Figure 1(a–c) shows simulated chromatograms of the separation of 4 peak pairs (first component of each at k = 1, 3, 5, and 7 and selectivities of 1.080, 1.053, 1.048, and 1.046, respectively to obtain the same resolution Rs). Column 1 (Figure 1[a]) has the typical dimensions of routinely used columns on HPLC instrumentation, that is, 25-cm long with a 4.6 mm i.d. and packed with 5-µm FPPs (see Table 1 for an overview of the properties of the different columns). Column 2 (Figure 1[b]) represents its UHPLC equivalent (same plate count) of 10-cm long, but packed with 2-µm FPPs, each operated at its optimum velocity and assuming a reduced plate height h = H/dp = 2. It becomes immediately clear that the same separation efficiency and resolution is achieved in both separations, but 6.25 times faster on Column 2. The latter separation, however, also requires the same increase in operating pressure, exceeding that of standard HPLC instrumentation (400 bar). The corresponding flow rate for Column 2 was calculated assuming a narrow internal diameter (2.1 mm) column typically used in UHPLC. As mentioned earlier, besides a reduction in solvent consumption, these narrower internal diameter columns are required to compensate for the increased viscous heating effects that occur at elevated pressure drops required to operate them at or above their optimal velocity. A good compromise between gain in analysis time and increase in pressure drop can be obtained when switching from a FPP column to a column packed with 2.7-µm SPPs (Figure 1[c], Column 3). These particles not only typically have minimum reduced plate heights closer to 1.5, but also, because of the lower porosity and lower flow resistance ϕ (15–20%) require lower pressure drops for similar velocities. As a result, with much larger particles (2.7 µm versus 2 µm) roughly the same efficiency (-6.5%) can be obtained for only a small increase in analysis time (+17%), as can be seen when comparing Figure 1(c) (Column 3) with Figure 1(b) (Column 2). The main advantage lies in the much lower operating pressure for the 2.7-µm particles (versus the 2 µm particles) required to run this column at its optimum flow rate (3). The required pressure is in fact only 2.4 times higher than for the 5-µm FP particles. For this reason a 3 mm i.d. was considered for Column 3 because the issue of viscous heating at these lower pressures is much less pronounced (3). Recently, it was demonstrated that FPPs with a narrow particle size distribution can reach minimum reduced plate heights of 1.7–1.9, that is, in between those of traditional fully porous (h = 2) and SPPs (h = 1.5) (6).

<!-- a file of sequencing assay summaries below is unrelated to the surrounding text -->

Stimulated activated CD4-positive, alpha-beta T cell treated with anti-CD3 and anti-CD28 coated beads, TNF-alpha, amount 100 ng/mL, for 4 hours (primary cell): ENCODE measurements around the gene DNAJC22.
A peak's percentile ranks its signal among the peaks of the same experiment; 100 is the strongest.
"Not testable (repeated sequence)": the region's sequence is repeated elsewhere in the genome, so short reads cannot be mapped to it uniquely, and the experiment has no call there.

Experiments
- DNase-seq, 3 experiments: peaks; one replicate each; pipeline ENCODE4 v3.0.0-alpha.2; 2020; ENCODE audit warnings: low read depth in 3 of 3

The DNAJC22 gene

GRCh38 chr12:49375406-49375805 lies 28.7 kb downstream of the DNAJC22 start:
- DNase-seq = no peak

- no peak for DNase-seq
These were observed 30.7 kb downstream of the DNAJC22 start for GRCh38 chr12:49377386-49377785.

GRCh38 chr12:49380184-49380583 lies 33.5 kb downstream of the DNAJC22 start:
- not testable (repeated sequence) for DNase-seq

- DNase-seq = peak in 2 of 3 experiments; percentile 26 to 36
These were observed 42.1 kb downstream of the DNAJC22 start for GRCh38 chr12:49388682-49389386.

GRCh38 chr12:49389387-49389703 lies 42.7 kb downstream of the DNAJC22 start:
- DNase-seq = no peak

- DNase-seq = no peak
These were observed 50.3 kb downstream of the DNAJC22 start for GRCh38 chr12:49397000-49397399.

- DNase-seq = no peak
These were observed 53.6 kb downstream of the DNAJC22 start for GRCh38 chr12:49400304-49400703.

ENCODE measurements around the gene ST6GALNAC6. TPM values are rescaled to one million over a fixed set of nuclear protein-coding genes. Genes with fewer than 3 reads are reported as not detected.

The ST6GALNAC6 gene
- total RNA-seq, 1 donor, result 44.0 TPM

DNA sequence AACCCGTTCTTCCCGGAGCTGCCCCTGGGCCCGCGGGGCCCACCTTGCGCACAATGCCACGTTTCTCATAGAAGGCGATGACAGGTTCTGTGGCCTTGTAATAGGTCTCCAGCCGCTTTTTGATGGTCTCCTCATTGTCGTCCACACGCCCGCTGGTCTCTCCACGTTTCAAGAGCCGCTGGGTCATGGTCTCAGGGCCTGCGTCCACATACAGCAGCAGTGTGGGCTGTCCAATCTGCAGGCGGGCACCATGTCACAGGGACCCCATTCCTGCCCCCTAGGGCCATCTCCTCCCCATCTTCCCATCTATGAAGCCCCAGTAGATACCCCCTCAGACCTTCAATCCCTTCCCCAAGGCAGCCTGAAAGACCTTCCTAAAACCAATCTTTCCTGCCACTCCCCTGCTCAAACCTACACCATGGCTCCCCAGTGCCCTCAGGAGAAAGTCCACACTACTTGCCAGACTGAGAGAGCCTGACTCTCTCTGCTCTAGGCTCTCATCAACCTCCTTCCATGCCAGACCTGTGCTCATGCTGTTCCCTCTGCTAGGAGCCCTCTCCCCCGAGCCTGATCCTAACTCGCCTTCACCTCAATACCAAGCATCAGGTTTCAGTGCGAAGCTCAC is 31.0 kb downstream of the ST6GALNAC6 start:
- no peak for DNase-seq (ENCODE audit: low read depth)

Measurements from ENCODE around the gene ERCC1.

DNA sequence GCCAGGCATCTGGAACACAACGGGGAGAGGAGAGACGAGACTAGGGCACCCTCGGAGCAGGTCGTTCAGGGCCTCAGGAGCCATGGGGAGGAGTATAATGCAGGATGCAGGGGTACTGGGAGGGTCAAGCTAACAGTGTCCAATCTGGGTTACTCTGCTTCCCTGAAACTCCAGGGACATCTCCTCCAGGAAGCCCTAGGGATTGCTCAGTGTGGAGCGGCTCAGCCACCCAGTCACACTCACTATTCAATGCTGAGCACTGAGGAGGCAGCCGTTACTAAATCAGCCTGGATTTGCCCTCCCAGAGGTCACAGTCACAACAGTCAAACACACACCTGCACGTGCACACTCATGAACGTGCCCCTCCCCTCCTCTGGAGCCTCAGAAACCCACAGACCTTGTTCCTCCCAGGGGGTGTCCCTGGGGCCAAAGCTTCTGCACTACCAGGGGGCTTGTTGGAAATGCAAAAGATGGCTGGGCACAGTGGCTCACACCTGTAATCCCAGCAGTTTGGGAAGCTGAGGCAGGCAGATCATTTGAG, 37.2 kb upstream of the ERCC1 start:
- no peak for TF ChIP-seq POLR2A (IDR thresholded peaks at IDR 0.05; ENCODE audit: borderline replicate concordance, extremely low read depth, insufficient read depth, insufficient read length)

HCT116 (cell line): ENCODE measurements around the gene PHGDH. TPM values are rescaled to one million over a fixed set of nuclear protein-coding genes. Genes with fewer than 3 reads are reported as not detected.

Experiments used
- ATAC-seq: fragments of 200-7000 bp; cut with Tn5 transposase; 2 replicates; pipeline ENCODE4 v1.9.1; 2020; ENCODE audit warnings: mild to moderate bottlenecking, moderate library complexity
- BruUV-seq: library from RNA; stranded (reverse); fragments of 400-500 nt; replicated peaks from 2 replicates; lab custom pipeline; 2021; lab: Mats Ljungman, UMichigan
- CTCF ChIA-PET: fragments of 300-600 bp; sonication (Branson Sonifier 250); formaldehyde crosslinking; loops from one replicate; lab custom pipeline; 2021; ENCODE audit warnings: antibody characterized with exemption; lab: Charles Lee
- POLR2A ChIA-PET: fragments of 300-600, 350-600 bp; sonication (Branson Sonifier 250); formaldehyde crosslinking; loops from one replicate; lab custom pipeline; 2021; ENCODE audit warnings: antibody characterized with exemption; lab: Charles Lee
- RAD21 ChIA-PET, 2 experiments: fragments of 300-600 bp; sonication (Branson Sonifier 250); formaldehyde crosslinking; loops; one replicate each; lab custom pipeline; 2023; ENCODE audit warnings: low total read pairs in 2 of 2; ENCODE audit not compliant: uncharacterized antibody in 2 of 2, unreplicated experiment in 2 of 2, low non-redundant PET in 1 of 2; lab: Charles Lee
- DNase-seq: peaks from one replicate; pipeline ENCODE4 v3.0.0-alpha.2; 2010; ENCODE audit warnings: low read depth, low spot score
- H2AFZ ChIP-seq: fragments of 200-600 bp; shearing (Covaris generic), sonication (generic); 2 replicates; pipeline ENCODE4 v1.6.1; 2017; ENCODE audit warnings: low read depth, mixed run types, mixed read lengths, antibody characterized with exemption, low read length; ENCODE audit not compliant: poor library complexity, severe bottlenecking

Gains in Analysis Time and Efficiency With Operating Pressure